I've read several comments from economist types saying that, over the long haul, big disasters like this ultimately benefit local economies. The money, resources, and employment that streams in for clean up and rebuilding efforts amounts to a windfall for most hard-hit areas. Yeah right. Try telling some guy whose home--be it shack or mansion--was just washed away that he'll be a lot better off 10 years from now than he would have been otherwise. I'd love to see a team of economists volunteer to go pump sewage-tainted flood water out of hospital basements to do their bit to jumpstart the reconstruction.

Sorry. Just catty of me, I know. Well, off to the Red Cross Donation site once again this year.

-- mm


SUBJECT:
Katrina Does N'awlins
DATE:
August 29, 2005

Hurricane Katrina is rapidly approaching New Orleans and the Louisiana Gulf Coast. The mayor has asked citizens to evacuate and the highways were jammed with people fleeing the city earlier today. About 10,000 or so people who could not evacuate are taking shelter in the Superdome.

Having seen the town I live in flooded about 6 years ago in the second 100-year flood we've had since I've lived in New Jersey, I'm very sympathetic to these people. I have never lost everything I had in a disaster, but I have seen others who have and the possibility is quite real to me. Every time I hear about some catastrophe elsewhere--be it a city wiped out by a flood or a guy having a heart attack jogging--I can't help but feeling lucky it's not me. Because I know it could be (except for the jogging part... don't do that!).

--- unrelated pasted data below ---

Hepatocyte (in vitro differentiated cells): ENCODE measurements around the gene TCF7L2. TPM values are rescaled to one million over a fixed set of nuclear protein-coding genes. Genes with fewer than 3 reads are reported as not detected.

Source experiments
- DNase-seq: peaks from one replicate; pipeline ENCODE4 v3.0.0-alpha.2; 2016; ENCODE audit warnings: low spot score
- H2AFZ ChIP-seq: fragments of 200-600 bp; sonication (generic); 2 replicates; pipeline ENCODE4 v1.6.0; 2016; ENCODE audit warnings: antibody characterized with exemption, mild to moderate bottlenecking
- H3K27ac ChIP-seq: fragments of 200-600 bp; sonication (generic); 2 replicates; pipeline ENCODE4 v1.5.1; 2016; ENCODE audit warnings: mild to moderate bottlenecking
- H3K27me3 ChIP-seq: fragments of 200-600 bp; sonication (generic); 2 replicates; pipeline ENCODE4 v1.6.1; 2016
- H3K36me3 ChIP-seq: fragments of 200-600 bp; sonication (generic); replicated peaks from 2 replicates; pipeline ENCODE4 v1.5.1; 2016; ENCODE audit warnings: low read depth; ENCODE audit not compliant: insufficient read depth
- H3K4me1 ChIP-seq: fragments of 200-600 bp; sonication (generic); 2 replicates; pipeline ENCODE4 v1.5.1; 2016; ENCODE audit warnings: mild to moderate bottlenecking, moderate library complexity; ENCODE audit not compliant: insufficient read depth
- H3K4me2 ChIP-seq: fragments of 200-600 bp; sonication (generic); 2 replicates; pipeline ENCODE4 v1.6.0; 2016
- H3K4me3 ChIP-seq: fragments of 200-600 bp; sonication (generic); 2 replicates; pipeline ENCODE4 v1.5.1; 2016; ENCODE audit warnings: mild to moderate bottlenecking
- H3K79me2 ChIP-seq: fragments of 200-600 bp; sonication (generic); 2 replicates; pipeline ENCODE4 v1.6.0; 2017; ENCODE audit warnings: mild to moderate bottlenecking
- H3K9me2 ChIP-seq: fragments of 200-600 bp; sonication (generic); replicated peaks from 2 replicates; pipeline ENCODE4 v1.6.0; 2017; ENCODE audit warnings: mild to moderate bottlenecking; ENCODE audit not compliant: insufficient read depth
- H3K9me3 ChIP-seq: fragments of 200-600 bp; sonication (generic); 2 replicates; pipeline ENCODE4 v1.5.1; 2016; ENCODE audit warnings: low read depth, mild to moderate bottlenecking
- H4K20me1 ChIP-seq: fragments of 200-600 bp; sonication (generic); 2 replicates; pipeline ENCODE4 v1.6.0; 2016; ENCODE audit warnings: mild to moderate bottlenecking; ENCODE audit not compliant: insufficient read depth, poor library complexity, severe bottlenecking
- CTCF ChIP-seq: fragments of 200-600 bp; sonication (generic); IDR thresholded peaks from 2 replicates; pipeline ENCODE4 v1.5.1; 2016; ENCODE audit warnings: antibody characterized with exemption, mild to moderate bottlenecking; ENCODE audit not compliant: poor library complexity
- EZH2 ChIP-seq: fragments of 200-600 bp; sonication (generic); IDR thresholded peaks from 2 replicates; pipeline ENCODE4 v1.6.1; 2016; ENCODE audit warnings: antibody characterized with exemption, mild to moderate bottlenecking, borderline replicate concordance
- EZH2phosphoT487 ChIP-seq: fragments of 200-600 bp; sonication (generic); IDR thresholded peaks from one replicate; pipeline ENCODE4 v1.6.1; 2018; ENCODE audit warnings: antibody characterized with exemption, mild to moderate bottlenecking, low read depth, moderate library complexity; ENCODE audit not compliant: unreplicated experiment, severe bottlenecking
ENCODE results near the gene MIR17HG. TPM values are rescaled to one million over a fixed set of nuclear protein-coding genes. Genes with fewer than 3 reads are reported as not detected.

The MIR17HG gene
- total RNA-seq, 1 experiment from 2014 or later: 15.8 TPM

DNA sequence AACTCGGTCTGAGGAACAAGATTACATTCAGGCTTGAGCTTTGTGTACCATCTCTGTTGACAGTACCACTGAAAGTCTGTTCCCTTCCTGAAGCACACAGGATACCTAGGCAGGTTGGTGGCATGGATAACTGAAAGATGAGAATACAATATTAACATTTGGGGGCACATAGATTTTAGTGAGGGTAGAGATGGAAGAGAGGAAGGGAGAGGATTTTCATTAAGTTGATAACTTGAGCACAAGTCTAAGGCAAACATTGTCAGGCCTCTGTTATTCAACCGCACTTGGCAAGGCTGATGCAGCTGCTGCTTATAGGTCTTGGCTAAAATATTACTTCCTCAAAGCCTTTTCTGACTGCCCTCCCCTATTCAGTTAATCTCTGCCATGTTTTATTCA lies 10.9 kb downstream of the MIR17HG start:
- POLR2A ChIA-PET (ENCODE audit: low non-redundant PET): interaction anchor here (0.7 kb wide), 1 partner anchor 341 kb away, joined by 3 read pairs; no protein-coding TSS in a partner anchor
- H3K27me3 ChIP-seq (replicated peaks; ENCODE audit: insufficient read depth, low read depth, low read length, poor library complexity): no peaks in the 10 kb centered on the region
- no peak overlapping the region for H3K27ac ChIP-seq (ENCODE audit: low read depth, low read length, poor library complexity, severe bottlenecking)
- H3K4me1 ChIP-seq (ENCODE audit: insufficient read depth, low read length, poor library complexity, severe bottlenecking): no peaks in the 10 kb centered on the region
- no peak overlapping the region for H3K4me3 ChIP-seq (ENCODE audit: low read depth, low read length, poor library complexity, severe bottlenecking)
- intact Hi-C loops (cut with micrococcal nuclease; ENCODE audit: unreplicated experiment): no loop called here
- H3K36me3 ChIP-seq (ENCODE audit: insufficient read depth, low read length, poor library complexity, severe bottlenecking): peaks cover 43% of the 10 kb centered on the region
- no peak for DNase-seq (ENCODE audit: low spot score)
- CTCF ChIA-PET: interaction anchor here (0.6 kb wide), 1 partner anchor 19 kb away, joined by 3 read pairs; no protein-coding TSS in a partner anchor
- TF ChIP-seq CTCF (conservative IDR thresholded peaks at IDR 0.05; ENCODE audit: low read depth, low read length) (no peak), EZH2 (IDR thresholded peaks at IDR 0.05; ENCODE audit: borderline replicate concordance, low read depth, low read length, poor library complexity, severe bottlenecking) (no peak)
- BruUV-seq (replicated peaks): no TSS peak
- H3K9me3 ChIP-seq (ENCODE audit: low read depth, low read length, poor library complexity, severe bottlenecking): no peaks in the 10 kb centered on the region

People always trot out that "There but for the grace of God, go I" expression (Wonder what the origin of that is? Has to be some Victorian essayist or something like that.) but I don't think God's grace has anything to do with misfortune or the lack thereof. It's all just luck of the draw.

-- mm


SUBJECT:
Generations
DATE:
August 28, 2005

Just pondering the whole concept of generations. Mine, my parents', my grandparents, my kids', their kids', etc. As I age and see everyone around me age, the importance of continuity, of keeping and passing traditions that I never put much stock in, has become more important to me. It's not that I think one must slavishly follow the path of one's forbearers, it's just that one should bear in mind that a lineage for everything exists--including oneself and one's most deeply ingrained attitudes. Lack of awareness of that lineage is a good path to self-misunderstanding.